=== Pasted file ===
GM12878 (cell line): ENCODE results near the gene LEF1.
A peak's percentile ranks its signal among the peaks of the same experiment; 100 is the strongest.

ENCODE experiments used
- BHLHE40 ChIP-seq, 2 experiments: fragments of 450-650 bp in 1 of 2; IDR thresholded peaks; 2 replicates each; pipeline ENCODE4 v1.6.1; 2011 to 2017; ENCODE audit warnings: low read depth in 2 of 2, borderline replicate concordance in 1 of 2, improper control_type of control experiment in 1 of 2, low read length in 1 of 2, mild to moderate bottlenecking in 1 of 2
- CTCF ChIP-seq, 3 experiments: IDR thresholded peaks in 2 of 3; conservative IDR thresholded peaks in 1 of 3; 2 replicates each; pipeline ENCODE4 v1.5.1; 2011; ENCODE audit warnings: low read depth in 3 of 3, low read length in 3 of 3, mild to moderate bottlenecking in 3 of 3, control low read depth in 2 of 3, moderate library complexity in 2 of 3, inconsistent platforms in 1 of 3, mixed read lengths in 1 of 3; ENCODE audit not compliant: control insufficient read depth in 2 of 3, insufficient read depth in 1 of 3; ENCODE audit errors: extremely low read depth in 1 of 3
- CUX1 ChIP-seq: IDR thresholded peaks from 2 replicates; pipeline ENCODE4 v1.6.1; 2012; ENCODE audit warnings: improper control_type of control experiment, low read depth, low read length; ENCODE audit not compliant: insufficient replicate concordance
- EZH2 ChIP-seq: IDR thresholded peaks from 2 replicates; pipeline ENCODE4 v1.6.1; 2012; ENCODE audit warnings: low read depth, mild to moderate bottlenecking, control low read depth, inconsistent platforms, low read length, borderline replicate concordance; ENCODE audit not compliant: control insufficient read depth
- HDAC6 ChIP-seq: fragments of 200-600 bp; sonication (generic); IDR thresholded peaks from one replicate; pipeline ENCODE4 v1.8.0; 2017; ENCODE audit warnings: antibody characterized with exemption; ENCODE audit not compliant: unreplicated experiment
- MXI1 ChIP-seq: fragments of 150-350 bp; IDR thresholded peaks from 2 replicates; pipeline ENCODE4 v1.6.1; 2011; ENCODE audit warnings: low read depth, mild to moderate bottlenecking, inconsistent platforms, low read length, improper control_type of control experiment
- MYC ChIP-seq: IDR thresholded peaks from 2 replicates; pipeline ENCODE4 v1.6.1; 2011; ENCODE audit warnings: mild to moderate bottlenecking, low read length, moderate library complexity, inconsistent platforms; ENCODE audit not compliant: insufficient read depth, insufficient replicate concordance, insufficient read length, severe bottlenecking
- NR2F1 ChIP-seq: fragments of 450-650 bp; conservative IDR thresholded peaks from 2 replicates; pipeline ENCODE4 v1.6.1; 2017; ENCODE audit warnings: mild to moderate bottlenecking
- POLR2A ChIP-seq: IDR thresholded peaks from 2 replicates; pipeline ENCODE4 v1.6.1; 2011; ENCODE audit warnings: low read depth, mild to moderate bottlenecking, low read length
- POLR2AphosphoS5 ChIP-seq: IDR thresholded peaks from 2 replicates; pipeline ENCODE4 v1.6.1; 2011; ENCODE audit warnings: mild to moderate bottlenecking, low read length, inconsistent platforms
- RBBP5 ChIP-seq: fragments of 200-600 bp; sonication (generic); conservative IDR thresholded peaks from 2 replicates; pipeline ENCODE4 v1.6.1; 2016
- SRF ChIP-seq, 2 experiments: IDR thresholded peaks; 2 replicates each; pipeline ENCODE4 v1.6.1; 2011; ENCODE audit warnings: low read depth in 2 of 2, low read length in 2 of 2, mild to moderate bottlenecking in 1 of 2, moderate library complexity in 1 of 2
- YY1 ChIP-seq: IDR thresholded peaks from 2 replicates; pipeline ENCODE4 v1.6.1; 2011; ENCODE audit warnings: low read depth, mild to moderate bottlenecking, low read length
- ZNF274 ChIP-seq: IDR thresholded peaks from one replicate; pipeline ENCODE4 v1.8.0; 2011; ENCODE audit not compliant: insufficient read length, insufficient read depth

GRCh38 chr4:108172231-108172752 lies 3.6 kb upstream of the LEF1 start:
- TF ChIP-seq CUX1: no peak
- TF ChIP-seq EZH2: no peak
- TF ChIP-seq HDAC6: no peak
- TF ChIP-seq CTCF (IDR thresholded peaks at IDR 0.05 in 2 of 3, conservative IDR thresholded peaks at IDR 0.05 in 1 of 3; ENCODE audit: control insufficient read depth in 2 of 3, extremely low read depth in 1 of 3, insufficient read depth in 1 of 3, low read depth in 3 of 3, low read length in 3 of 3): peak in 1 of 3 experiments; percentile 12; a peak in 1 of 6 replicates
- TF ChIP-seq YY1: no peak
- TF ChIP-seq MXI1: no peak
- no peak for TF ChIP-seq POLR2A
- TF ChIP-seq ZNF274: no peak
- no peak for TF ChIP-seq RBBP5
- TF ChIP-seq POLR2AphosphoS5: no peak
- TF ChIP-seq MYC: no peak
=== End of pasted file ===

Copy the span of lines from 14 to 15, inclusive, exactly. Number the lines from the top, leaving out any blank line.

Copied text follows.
- RBBP5 ChIP-seq: fragments of 200-600 bp; sonication (generic); conservative IDR thresholded peaks from 2 replicates; pipeline ENCODE4 v1.6.1; 2016
- SRF ChIP-seq, 2 experiments: IDR thresholded peaks; 2 replicates each; pipeline ENCODE4 v1.6.1; 2011; ENCODE audit warnings: low read depth in 2 of 2, low read length in 2 of 2, mild to moderate bottlenecking in 1 of 2, moderate library complexity in 1 of 2